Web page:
Low volatility exchange traded funds have had their heyday, soaring to prominence in the wake of the global financial crisis. But as U.S. stocks soared last year, popular “low vol” ETF performed as expected, meaning they lagged broader market indices.
“Low or ‘minimum’ volatility funds have become more popular since the 2008 meltdown. They buy mostly defensive stocks with high dividends and modest price variations, and represent an $11 billion market for moderately risk-averse investors,” Reuters reported.
The dominant names among low vol ETFs are the PowerShares S&P 500 Low Volatility Portfolio (NYSEArca: SPLV) and the iShares MSCI USA Minimum Volatility ETF (NYSEArca: USMV). SPLV and USMV combine for over $6.1 billion in assets under management. Although both ETFs are true to their low volatility missions, there are key differences between the two funds. [Key Differences Between Low Vol ETFs]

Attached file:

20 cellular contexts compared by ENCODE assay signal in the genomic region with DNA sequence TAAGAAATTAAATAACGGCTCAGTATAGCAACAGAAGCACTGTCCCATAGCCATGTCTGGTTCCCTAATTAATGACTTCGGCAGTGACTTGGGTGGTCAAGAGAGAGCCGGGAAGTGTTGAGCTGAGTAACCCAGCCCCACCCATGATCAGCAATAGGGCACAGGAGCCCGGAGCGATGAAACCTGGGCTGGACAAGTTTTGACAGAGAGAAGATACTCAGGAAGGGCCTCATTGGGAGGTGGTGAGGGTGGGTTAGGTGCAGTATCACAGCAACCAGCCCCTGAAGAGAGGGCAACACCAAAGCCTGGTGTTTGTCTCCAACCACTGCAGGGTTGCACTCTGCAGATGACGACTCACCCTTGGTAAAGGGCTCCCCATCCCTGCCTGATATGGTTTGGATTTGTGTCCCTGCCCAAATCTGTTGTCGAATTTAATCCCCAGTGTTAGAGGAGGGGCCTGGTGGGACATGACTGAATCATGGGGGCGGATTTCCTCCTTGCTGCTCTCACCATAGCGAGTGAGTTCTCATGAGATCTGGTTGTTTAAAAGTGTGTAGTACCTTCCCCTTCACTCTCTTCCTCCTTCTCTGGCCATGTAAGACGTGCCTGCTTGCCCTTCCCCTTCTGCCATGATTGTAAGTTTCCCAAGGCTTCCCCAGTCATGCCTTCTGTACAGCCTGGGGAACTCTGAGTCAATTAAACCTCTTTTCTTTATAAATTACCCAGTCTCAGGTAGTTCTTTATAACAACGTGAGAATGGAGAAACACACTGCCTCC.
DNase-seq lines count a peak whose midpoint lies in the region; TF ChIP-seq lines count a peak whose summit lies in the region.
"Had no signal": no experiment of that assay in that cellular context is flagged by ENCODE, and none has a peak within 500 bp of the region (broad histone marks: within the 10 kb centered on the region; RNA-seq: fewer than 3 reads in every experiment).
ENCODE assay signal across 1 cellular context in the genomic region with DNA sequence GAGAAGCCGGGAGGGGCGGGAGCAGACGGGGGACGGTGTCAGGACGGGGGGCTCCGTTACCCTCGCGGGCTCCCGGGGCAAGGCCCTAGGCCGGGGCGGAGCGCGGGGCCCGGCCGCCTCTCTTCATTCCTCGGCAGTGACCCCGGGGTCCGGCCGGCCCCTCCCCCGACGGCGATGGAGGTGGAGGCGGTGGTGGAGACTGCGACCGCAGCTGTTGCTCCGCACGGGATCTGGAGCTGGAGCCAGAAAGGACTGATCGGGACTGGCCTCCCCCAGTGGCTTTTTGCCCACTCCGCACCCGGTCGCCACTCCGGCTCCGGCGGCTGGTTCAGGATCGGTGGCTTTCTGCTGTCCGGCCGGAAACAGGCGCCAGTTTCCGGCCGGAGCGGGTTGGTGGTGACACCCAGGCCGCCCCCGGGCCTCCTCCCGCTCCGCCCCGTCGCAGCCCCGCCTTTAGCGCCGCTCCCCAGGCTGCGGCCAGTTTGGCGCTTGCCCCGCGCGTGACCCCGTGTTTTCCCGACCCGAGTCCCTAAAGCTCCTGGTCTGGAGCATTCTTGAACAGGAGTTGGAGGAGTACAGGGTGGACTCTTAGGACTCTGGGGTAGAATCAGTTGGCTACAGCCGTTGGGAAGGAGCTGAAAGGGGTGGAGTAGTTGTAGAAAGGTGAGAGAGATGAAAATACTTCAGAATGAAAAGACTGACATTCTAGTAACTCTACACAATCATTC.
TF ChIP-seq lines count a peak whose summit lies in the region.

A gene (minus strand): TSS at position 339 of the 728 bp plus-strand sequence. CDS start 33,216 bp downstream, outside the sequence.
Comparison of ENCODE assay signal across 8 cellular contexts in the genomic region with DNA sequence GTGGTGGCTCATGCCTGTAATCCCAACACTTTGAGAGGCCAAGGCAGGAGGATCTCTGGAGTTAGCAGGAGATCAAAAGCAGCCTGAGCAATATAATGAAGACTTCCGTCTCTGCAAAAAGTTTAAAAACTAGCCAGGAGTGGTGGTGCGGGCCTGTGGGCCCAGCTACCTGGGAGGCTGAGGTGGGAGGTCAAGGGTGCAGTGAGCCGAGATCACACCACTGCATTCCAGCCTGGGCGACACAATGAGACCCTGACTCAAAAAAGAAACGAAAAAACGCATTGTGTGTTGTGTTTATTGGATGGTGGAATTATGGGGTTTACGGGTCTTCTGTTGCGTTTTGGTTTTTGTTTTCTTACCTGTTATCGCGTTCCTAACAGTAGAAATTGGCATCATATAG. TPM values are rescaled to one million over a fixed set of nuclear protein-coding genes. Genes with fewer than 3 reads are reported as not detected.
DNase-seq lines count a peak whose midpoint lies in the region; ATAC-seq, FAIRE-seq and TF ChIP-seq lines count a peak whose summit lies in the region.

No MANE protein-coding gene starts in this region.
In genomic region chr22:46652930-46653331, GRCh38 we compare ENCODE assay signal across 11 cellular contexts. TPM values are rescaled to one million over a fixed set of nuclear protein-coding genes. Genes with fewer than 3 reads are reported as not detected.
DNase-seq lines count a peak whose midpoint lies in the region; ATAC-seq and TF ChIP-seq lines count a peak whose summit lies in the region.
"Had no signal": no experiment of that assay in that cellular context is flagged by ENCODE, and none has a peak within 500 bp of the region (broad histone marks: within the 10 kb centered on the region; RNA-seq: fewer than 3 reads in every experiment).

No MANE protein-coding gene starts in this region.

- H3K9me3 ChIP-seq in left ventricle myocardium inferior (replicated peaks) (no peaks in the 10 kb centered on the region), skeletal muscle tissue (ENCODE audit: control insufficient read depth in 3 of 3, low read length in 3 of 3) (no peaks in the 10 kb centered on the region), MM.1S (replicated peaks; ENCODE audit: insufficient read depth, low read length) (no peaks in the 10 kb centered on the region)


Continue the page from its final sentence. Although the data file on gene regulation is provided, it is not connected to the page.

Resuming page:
Differences and nuances between the two ETFs are integral in the decision-making process for investors and explain why SPLV and USMV do not move in perfect lockstep with each other. Both ETFs lagged the S&P 500 last year in what was an overt bull market for U.S. stocks, but USMV outperformed SPLV due in large part to the former’s health care exposure.
USMV allocates 19.2% of its weight health care stocks whereas SPLV is even more conservative with a 25.1% weight to utilities and a 20.3% weigh to consumer staples names, according to PowerShares data.
While low vol ETFs have proven popular and effective in the right market environments, there are important factors to consider in addition to the obvious differences between USMV and SPLV.